Fig. 7
figure7

Concordance of expression fold changes of genes detected in RNA-seq and RT-qPCR analyses. The blue triangles represent 12 up-regulated genes and 15 down-regulated genes. BPH actin was used as an internal reference gene, three biological replicates were analyzed

The FoxO signaling pathway is involved in BPH responses to resistance stress

As mentioned above, genes associated with the AMPK signaling, FoxO signaling, longevity regulation, and insulin signaling pathways were significantly enriched in the up-regulated DEGs in BPH insects fed on Bph6-transgenic rice. The FoxO signaling pathway is related to cell cycling, cell death, stress, detoxification, and other cellular processes [56]. FOXO transcription factors are regulated in response to nutrient deprivation by the AMPK pathway, and the AMPK-FOXO pathway plays a crucial role in the ability of a dietary restriction regimen to extend lifespan in C. elegans [57, 58]. In addition, a FOXO ortholog is a crucial mediator of the insulin signaling pathway in Drosophila [59]. Therefore, the current study verified the expression of seven up-regulated genes (INRS, FOXO, caspase 8, ATG13, BNIP3, CAT and CAT-like) involved in the FoxO signaling pathway in NB6-BPH insects by RT-qPCR (Fig. 8; Additional file 6, Table S5). The RT-qPCR results confirmed that the seven genes’ expression was up-regulated in all the BPH with inhibited weight gain on Bph6-transgenic rice (NB6-BPH), relative to N-BPH. It is well known that the FOXO transcription factor is activated and up-regulated under starvation conditions in insects [60, 61]. Starvation also induces increases in expression of Nlbmm (another up-regulated DEG in NB6-BPH: Fig. 8; Additional file 17: Table S13), while knockdown of Nlbmm confers significant hunger resistance in BPH [62]. These results all indicate that BPH responses to rice resistance might be related to starvation stress responses.

Fig. 8
figure8

Expression of nine genes in BPH insects fed on resistant and susceptible rice plants. The top seven genes were involved in the FoxO signaling pathway. The last two genes represent caspase inhibitor (IAP) and lipase brummer (Nlbmm), respectively. N: BPH fed on Nipponbare susceptible rice for 48 h, with 2.0 mg weight gain. NB6-a(---), NB6-b(--) and NB6-c(-): BPH insects fed on Bph6-transgenic rice for 48 h with varying degrees of weight loss (− 0.4, − 0.2 and − 0.05 mg, respectively). Error bars represent SEM, n = 4 independent experiments, different letters above the bars indicate significant differences, according to one-way ANOVA test (P < 0.05)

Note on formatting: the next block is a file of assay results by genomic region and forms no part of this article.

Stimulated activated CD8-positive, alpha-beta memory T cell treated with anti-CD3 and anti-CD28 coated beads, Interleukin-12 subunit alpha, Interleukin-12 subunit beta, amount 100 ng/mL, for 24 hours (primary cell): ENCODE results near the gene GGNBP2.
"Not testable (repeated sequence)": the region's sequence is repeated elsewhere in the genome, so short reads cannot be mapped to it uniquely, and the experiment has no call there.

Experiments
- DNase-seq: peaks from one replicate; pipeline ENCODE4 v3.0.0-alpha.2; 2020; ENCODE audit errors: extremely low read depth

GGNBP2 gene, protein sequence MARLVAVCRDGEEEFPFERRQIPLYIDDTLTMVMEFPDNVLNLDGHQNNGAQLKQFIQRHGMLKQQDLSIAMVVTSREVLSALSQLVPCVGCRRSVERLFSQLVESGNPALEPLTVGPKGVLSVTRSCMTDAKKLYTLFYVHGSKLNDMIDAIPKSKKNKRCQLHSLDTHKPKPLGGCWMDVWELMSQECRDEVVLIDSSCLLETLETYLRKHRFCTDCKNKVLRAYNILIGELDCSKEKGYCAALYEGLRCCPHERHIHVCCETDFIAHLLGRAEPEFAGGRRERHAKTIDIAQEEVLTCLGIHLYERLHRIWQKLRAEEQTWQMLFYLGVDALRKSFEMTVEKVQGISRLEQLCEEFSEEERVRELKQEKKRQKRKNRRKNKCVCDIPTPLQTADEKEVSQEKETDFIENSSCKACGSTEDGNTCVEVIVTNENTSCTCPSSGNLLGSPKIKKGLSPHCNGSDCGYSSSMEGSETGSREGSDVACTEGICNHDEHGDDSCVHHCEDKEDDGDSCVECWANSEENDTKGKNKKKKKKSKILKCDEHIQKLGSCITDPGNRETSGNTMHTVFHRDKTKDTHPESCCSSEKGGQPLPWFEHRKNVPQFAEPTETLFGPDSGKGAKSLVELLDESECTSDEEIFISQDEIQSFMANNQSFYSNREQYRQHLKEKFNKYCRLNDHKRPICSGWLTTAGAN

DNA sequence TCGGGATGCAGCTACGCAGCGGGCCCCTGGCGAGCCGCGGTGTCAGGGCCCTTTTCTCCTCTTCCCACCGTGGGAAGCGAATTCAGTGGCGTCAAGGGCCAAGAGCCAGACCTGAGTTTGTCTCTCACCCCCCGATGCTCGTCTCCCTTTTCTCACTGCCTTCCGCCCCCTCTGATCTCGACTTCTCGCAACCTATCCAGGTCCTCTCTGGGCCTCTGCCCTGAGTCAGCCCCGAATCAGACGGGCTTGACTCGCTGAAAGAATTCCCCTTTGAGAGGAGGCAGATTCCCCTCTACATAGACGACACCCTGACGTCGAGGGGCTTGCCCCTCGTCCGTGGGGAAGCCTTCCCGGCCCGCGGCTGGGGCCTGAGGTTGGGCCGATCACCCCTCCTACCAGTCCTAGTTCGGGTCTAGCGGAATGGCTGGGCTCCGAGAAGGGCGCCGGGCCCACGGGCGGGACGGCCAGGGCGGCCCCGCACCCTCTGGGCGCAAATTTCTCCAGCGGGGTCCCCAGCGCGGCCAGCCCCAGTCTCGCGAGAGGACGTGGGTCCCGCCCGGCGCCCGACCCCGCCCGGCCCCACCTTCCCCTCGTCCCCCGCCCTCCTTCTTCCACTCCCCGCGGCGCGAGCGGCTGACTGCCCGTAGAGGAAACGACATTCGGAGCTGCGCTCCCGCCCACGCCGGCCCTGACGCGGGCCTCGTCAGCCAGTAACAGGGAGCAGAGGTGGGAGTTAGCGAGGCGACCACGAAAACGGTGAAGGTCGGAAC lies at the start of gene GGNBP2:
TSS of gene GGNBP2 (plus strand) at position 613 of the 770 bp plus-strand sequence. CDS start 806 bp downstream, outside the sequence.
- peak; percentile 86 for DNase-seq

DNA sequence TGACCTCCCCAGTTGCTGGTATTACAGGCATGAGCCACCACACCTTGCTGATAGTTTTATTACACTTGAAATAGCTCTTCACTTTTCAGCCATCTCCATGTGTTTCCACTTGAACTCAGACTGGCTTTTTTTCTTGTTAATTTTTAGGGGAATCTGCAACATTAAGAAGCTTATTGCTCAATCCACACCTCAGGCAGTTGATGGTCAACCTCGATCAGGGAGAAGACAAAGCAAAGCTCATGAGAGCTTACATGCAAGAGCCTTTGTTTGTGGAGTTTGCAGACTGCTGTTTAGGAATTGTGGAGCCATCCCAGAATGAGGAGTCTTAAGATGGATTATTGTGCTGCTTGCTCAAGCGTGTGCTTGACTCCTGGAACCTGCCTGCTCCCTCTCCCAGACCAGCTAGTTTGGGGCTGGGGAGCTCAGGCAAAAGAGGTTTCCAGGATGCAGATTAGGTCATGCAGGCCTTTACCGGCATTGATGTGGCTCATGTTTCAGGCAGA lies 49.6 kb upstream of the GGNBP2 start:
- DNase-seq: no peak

Caspase 8, ATG13 and BNIP3 are regulated by the FoxO signaling pathway and play important roles in apoptosis and autophagy [63,64,65]. These genes were significantly up-regulated, while IAP (which encodes an inhibitor of caspase [66, 67]), was significantly down-regulated in NB6-BPH (Fig. 8). These results suggest that feeding on resistant Bph6-transgenic plants may induce cell apoptosis and autophagy in BPH. Furthermore, we found that the expression of genes associated to active oxygen elimination and detoxification, such as catalase (CAT), glutathione S-transferase (GST), methionine sulfoxide reductase (MSR), ferritin and carboxylesterases (CarE) [68] were significantly up-regulated in NB6-BPH relative to N-BPH (Fig. 9; Additional file 6, Table S5). These results indicated that BPH’s adaptation to rice resistance stress may involve oxidative decomposition, and detoxification.

Fig. 9
figure9

Differentially expressed genes related to active oxygen elimination and detoxification between N-BPH and NB6-BPH. N: BPH fed on Nipponbare susceptible rice for 48 h, with 2.0 mg weight gain. NB6: BPH fed on Bph6-transgenic rice for 48 h, with weight loss (− 0.5 mg). Error bars represent SEM, n = 3, calculating P Value with one-way ANOVA test

Discussion

The current study combined next-generation and single-molecule sequencing to characterize the transcriptome of BPH biotype 1 and explore BPH responses to resistant rice plants. The results reveal the BPH transcriptome’s diversity and complexity, and show that analysis of full-length transcripts can improve annotation of the reference genome. The current study results also suggest that multiple pathways relating to starvation stress, active oxygen elimination and detoxification are regulated in BPH responses to resistant rice.